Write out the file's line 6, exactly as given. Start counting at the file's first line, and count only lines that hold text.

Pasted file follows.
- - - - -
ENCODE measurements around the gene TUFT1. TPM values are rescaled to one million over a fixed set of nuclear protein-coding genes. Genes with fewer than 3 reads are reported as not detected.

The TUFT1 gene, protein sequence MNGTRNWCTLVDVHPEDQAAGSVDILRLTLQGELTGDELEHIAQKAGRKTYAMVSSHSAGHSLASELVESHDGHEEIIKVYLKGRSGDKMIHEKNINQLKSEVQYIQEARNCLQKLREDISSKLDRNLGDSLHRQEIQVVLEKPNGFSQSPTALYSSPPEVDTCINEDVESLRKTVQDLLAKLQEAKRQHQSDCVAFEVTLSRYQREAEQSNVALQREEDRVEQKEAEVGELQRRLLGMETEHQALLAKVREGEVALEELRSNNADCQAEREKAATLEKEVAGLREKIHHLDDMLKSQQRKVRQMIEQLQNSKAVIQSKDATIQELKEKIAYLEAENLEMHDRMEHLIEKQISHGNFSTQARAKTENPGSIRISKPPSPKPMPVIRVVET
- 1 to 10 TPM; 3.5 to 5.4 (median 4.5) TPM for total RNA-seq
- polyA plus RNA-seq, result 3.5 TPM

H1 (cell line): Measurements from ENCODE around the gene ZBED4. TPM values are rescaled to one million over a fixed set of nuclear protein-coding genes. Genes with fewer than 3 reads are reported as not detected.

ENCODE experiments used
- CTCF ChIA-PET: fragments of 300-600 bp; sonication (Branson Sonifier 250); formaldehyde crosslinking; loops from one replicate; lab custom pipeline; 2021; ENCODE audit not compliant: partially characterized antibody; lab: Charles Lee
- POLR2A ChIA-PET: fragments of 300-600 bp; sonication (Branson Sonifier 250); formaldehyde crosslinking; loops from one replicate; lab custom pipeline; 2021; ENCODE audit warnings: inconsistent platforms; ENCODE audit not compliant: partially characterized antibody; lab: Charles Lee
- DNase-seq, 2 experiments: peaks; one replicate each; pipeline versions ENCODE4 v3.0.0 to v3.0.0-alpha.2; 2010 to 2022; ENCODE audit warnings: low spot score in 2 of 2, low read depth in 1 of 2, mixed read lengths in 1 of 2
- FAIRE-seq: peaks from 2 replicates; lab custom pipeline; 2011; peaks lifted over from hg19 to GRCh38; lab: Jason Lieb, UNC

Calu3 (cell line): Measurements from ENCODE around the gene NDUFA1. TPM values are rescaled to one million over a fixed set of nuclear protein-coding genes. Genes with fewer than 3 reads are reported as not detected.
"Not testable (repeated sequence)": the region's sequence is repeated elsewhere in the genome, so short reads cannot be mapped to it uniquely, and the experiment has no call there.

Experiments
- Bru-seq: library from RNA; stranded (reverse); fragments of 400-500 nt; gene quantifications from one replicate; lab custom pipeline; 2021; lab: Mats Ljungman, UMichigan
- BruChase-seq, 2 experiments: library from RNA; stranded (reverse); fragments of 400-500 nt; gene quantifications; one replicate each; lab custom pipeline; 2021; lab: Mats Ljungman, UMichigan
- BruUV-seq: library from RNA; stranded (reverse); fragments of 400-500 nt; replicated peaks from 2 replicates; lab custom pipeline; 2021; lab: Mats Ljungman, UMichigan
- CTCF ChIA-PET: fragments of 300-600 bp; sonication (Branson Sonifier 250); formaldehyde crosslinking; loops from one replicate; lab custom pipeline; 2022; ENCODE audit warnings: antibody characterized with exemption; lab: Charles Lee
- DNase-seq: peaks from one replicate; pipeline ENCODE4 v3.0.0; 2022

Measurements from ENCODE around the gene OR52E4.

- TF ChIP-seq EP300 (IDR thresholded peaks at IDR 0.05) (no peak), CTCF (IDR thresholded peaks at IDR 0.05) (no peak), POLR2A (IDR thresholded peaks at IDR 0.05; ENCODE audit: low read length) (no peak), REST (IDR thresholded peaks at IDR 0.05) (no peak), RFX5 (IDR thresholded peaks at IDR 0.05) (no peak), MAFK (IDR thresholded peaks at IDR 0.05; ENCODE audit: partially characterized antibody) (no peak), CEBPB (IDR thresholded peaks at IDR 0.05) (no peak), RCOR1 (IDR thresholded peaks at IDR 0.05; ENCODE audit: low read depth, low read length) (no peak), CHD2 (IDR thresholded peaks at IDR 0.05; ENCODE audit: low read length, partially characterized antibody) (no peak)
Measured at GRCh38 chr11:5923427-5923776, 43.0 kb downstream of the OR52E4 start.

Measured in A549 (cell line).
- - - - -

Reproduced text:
ENCODE experiments used